By Jamie C. Williamson, PhD
People in long-term relationships make mistakes. The impact your partner’s mistakes have on your relationship depends largely on how you make sense of why they behave as they did. We call this an “attribution” of cause.
And, what you see as the cause when your partner makes mistakes depends mostly on what you look for.
Attributions for Simple Everyday Mistakes
Let’s say your partner made a simple, everyday life kind of mistake like arriving late to pick you up. There are four basic casual attributions you could make for this mistake, and they vary as having resulted from Internal vs External causes and from Stable versus Temporary causes.
My Partner was late because:
- …he is an inconsiderate jerk (Internal, Stable attribution)
- …he forgot to set his alarm (Internal, Temporary attribution)
- …his old car broke down again (External, Stable attribution)
- …he got stuck in traffic (External, Temporary attribution)
People in healthy, satisfying relationships routinely make External, Temporary attributions (#4 – a temporary situation he did not cause) for their partner’s mistakes. These attributions reduce distress about the mistake and promote the well-being of the relationship over time.
People in distressed relationships are more likely to make Internal, Stable attributions (#1 – a negative character trait) for their partner’s mistakes. These attributions exacerbate the stress about the mistake and erode relationship satisfaction over time.
Attributions for a Serious Mistake
Let’s consider a serious life-event stressor: Scott gets fired from his high-paying, work-from-home job because he is not actually working the hours he reports on his timesheet. Lori, who works outside the home, is upset because Scott lost his job (and income) and because he lied to his boss and her about the amount of time he was working. Scott has profusely apologized.
Lori contacted me for help in deciding what to do. First, I acknowledged that it was wrong for Scott to submit a false timesheet to his boss and that his apology seems heartfelt. Then, I explained that the relationship impact of this mistake will depend largely on Lori’s attribution for the cause of the mistake.
I created a diagram showing four different explanatory attributions and asked her which one best explained why she thought Scott was working fewer hours than he reported to his boss and to her.
My partner filed a false timesheet because:
- …he is lazy and always tries to cut corners. (an Internal, Stable Attribution)
- …he didn’t pay close attention to the rules and assumed that when working remotely if he got the job done, he should report full-time hours. (an Internal Temporary Attribution)
- …his stupid company didn’t provide written instructions to the remote sales force. (an External, Stable Attribution)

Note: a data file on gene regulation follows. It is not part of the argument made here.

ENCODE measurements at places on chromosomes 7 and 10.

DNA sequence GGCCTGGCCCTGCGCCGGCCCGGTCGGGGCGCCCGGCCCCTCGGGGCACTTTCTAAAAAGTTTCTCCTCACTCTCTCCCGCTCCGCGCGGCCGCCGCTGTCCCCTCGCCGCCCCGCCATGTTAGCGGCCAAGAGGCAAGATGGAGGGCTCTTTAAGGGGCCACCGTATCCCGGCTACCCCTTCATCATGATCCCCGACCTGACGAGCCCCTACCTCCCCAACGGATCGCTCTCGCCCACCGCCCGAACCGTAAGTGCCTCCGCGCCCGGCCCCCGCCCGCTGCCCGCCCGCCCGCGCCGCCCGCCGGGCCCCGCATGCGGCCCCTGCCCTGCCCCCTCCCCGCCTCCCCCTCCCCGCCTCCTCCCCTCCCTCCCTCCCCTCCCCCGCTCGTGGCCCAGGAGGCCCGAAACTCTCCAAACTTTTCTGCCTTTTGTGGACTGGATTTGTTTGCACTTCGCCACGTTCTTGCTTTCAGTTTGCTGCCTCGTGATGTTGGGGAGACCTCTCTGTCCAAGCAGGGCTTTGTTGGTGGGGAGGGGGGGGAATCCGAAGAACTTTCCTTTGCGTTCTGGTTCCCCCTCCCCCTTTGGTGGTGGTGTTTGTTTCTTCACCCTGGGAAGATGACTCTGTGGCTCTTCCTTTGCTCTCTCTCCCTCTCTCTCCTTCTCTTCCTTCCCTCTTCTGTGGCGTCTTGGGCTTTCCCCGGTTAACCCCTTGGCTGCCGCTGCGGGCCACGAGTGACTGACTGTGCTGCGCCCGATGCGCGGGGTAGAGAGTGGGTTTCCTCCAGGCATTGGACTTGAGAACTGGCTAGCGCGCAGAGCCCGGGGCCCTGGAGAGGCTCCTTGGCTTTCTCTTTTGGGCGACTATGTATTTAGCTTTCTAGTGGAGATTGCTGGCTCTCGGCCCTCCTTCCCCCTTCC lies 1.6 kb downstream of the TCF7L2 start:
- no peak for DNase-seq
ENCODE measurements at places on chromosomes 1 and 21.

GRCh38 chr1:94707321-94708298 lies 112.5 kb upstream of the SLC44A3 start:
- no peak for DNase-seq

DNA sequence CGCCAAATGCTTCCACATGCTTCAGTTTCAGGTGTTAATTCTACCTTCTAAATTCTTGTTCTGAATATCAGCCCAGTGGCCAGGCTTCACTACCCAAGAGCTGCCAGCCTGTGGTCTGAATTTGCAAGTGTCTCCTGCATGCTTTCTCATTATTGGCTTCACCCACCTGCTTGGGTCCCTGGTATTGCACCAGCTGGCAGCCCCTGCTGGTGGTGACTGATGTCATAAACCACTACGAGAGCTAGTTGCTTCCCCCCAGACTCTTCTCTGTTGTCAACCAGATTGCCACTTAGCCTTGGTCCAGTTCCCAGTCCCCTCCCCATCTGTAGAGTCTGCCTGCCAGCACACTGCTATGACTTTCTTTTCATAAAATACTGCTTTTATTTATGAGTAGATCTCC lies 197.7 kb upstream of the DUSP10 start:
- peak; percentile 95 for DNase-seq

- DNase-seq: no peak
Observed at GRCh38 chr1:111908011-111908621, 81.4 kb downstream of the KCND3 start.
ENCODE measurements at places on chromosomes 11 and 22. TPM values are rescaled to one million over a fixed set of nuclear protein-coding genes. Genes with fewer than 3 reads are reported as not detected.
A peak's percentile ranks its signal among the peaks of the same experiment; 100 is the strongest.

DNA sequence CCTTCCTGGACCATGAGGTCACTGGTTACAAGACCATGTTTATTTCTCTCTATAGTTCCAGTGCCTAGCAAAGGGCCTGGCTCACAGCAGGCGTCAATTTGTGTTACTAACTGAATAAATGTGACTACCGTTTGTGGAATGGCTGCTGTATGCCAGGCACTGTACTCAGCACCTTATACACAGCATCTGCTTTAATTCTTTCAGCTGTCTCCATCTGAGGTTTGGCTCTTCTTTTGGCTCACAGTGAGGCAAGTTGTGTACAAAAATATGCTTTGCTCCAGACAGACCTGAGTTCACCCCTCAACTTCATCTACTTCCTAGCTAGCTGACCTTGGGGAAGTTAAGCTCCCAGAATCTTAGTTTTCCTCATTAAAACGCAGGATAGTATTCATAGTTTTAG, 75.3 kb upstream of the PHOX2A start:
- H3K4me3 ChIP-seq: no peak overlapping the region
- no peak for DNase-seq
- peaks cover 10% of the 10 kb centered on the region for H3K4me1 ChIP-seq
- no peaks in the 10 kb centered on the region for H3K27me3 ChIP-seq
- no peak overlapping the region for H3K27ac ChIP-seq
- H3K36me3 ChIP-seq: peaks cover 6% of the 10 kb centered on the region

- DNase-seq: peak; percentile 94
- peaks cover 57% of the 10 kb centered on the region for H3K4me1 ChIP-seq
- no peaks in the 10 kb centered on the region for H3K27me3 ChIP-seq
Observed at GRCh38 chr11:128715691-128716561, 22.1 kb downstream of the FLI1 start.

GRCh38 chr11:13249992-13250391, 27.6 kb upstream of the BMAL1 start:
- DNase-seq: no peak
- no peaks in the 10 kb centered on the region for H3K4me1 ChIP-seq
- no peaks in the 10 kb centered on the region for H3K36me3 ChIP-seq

- …to camouflage the fact that he was stuck chauffeuring the kids around and taking care of more responsibilities at home while things were crazy for us (an External, Temporary Attribution)
If Lori believed that Scott filed a false timesheet because he is lazy and always tries to cut corners, and she reacts to Scott’s job loss through that lens, then Scott’s mistake will likely lead to severe relationship distress, regardless of how many times he apologizes. Lori won’t hear his apology, because, in her view, the job loss is due to Scott’s negative character trait – laziness.
But what if Lori chose to believe that Scott had good intentions, even though he did the wrong thing? She could attribute his mistake to an External, Temporary cause (#4) and determine that he was just trying to keep too many balls in the air – to keep his compensation high, while taking on more family responsibilities, ultimately to make things easier for Lori.
When your partner makes mistakes, what you see depends on what you look for.
If you find yourself looking for external, temporary causes for your partner’s mistakes, then you will see the positive intentions in your partner’s behavior, even though you acknowledge the mistake. This will make it easier for you to accept your partner’s apology and to cooperate in finding a solution to a serious mistake.
This pattern signals a healthy relationship, likely to survive the mistake and make you closer once you’ve worked together on the solution.
If you find yourself looking for internal, stable causes for your partner’s mistakes, you will see selfish motives for your partner’s behavior, blame your partner for the negative impact on you and your relationship, and resist cooperating in finding a solution.
This pattern signals relationship distress that needs to be addressed. You’ll have several options, depending on your level of overall relationship dissatisfaction.
Let me know if I can help.
You’ll find me at Amity Mediation Workshop, LLC, where we specialize in “friendly divorce” mediation and marriage revitalization sessions and programs using a practical, psycho-educational approach grounded in the Gottman Method. I also speak frequently on relationship topics and author the blog “Work it Out” and write a monthly column for PCB Life Community Newspaper.